I think I see where LordVor is coming from, here. In most sports, you have constraints in the environment and equipment (you can’t do the shot put event with a softball, the marathon is 26 miles, etc.), but you’re free to choose the technique which best suits the environment. While it’s true that almost everyone uses the same technique in any given event, that’s just because they all agree on what’s best. And there’s still room to come up with a revolutionary new technique which works better, as Fosbury showed with the high jump. If there were an event which made it advantageous (but not required) to use the breaststroke, then that would be one thing. But as it is, it’s like they had separate events for freestyle high jump and non-flop high jump. Every argument put forward thus far for a 100m breaststroke event could equally well be made for a non-flop high jump.

The different strokes started at different time in Olympic competition. The backstroke was first held in 1900. The breaststroke in 1904.

The butterfly is the newest stroke according to this link http://www.fact-index.com/b/bu/butterfly_stroke.html

Each stroke is a different way for a swimmer to challenge him or herself to go as fast as possible.

The fact that some are less efficient than others overall doesn’t seem to be a big deal to me and it’s been a staple of swimming competitions for over 100 years.

First of all, since when was the FRONT CRAWL, the most basic of all swimming techniques, called an “Australian Crawl”? Gimme a break, guys. I know Australia does well at the swim events, but let’s not start renaming the front crawl after Australia; it’s like naming the basic method of skating forwards the “Canadian two-step.” I’m pretty sure people were swimming that way a long time before the British discovered Australia.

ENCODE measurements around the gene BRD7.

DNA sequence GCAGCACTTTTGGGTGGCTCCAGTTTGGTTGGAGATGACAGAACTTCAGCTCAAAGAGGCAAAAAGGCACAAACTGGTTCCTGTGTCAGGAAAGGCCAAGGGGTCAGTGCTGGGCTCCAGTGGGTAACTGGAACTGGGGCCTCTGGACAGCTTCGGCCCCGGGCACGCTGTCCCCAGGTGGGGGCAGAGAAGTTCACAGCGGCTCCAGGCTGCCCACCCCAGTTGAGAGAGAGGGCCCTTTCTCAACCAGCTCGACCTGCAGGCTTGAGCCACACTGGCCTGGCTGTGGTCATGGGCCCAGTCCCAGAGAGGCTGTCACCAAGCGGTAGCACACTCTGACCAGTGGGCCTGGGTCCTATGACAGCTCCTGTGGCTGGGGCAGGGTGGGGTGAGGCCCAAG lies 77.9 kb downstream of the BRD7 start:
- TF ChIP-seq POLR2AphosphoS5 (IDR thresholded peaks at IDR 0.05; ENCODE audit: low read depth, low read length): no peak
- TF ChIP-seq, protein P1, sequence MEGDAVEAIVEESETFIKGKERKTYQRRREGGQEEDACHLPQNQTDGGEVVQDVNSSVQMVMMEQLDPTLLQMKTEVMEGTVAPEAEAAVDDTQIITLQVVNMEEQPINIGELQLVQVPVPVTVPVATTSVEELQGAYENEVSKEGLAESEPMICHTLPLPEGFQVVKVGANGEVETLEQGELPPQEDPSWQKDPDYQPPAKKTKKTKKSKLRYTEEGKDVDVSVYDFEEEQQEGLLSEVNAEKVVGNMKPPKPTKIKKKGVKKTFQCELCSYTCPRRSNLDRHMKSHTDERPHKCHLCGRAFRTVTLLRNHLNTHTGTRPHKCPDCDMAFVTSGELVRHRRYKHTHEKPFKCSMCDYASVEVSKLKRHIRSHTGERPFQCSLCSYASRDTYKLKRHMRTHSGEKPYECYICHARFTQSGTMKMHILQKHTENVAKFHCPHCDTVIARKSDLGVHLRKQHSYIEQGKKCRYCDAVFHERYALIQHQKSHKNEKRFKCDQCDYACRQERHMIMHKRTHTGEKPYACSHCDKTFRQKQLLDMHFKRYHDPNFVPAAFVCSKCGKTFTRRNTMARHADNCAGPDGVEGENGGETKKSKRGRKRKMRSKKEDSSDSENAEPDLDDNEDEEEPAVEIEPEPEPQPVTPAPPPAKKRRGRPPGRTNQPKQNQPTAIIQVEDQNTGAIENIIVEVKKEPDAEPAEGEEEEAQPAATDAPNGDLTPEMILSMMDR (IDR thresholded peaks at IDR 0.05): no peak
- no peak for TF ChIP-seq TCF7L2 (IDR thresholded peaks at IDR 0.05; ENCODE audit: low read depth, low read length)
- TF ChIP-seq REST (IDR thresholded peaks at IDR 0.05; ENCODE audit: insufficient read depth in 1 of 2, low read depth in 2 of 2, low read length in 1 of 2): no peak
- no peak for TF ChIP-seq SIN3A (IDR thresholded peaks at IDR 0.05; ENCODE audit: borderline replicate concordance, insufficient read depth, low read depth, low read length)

As to the issue, I’ve always thought swimming had far too many events; in addition to the various strokes, it strikes me as being colossal overkill to have a 50m, 100m, and 200m in the same stroke; 4x100 and 4x200 relays, etc. Obviously different distances can constitute different sorts of athletic prowess, but there’s a limit to what’s reasonable.

I think it’s kind of strange that athletes in one discipline, like swimming, can win three, four, five or more medals in a single Olympics, while athletes in other discplines play the entire two weeks for a shot at one medal. It just seems like FINA has loaded up the maximum possible number of events not because there’s any athletic logic to it, but so their athletes can win more medals. Should track add a 50m dash, a 150m dash, bring back the standing broad jump and split high jump into “Fosbury” and “Scissors” events?

Here’s a link to an article that describes how the basic crawl stroke was named, became associated with Australia, and made it into competition. The interesting stuff is about halfway down the page. The stroke has its roots back to the early Egyptians but was clearly modified in the early 20th century.


I swam competitively growing up and often heard it called “Australian Crawl”.

As to why so many events, you can compare it to track and field where there is the 100, 200, 400, 1500, 5000, 10000, and marathons, not to mention hurdles and steeplechase, plus race walking. I could see getting rid of the 200 meters for some of the non-freestyle events, but 100 and 400 are very different events. Only freestyle has the 50, 800, or 1500 in swimming, right?

I think their are too many sailing events, and too many weight classes in the various fighting events.

Ultimately, I don’t think there is an objective answer for this question.

Either you don’t mind races with different strokes (like me or, more importantly, the IOC and FINA) or you do.

I will only repeat the point that there have been swimming races in the Olympics competed in different strokes the games returned in 1896. (Some in 1896 were never held again). It’s a longtime swimming practice and the swimming community likes it that way.

If track and field were able to reintroduce the standing broad jump, they could, but they would never be able to find enough world class competitors to sell it to the general public. Nor would the public want to watch it. (Not much of the public I would assume)

But people come out to watch world class swimmers swim a bit more slowly using the breaststroke. As long as that happens, you’ve got yourself an Olympic event.

In the Olympics there is only the 50 free, but in most other competitions they swim 50s of the other strokes. Also in the Olympics on the women swim the 800 and the men do the 1500.

I’d like to see an 800 IM.